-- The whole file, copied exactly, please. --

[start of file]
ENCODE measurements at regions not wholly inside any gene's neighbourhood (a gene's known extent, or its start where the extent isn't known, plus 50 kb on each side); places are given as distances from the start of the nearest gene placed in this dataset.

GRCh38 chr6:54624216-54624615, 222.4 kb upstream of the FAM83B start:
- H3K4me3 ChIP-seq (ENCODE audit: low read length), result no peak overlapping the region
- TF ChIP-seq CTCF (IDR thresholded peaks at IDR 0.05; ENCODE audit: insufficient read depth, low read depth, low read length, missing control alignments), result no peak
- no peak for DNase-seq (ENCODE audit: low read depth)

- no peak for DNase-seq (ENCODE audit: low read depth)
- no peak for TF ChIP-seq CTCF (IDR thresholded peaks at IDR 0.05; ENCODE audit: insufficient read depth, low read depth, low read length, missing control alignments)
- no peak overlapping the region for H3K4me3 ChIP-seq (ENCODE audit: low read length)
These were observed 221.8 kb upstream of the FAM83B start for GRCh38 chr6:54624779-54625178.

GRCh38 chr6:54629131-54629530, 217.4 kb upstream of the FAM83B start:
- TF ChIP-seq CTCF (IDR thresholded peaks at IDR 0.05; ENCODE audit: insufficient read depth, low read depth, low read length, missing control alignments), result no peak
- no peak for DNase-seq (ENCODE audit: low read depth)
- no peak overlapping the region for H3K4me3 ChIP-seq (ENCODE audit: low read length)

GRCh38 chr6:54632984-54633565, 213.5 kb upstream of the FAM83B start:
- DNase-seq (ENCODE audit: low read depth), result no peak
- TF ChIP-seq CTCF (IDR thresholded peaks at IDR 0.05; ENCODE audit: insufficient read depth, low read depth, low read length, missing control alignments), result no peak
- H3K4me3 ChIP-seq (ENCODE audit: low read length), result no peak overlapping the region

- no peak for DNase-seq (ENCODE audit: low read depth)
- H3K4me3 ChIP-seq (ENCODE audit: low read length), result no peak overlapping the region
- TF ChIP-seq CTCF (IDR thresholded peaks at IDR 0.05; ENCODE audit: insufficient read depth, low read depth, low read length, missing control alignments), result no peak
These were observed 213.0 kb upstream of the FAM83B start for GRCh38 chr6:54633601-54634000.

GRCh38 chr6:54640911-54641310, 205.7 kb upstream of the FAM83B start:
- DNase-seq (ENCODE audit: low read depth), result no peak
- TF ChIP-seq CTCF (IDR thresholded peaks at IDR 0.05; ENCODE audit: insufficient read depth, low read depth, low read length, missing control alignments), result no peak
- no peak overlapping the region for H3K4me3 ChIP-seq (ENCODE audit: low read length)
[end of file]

ENCODE measurements at regions not wholly inside any gene's neighbourhood (a gene's known extent, or its start where the extent isn't known, plus 50 kb on each side); places are given as distances from the start of the nearest gene placed in this dataset.

GRCh38 chr6:54624216-54624615, 222.4 kb upstream of the FAM83B start:
- H3K4me3 ChIP-seq (ENCODE audit: low read length), result no peak overlapping the region
- TF ChIP-seq CTCF (IDR thresholded peaks at IDR 0.05; ENCODE audit: insufficient read depth, low read depth, low read length, missing control alignments), result no peak
- no peak for DNase-seq (ENCODE audit: low read depth)

- no peak for DNase-seq (ENCODE audit: low read depth)
- no peak for TF ChIP-seq CTCF (IDR thresholded peaks at IDR 0.05; ENCODE audit: insufficient read depth, low read depth, low read length, missing control alignments)
- no peak overlapping the region for H3K4me3 ChIP-seq (ENCODE audit: low read length)
These were observed 221.8 kb upstream of the FAM83B start for GRCh38 chr6:54624779-54625178.

GRCh38 chr6:54629131-54629530, 217.4 kb upstream of the FAM83B start:
- TF ChIP-seq CTCF (IDR thresholded peaks at IDR 0.05; ENCODE audit: insufficient read depth, low read depth, low read length, missing control alignments), result no peak
- no peak for DNase-seq (ENCODE audit: low read depth)
- no peak overlapping the region for H3K4me3 ChIP-seq (ENCODE audit: low read length)

GRCh38 chr6:54632984-54633565, 213.5 kb upstream of the FAM83B start:
- DNase-seq (ENCODE audit: low read depth), result no peak
- TF ChIP-seq CTCF (IDR thresholded peaks at IDR 0.05; ENCODE audit: insufficient read depth, low read depth, low read length, missing control alignments), result no peak
- H3K4me3 ChIP-seq (ENCODE audit: low read length), result no peak overlapping the region

- no peak for DNase-seq (ENCODE audit: low read depth)
- H3K4me3 ChIP-seq (ENCODE audit: low read length), result no peak overlapping the region
- TF ChIP-seq CTCF (IDR thresholded peaks at IDR 0.05; ENCODE audit: insufficient read depth, low read depth, low read length, missing control alignments), result no peak
These were observed 213.0 kb upstream of the FAM83B start for GRCh38 chr6:54633601-54634000.

GRCh38 chr6:54640911-54641310, 205.7 kb upstream of the FAM83B start:
- DNase-seq (ENCODE audit: low read depth), result no peak
- TF ChIP-seq CTCF (IDR thresholded peaks at IDR 0.05; ENCODE audit: insufficient read depth, low read depth, low read length, missing control alignments), result no peak
- no peak overlapping the region for H3K4me3 ChIP-seq (ENCODE audit: low read length)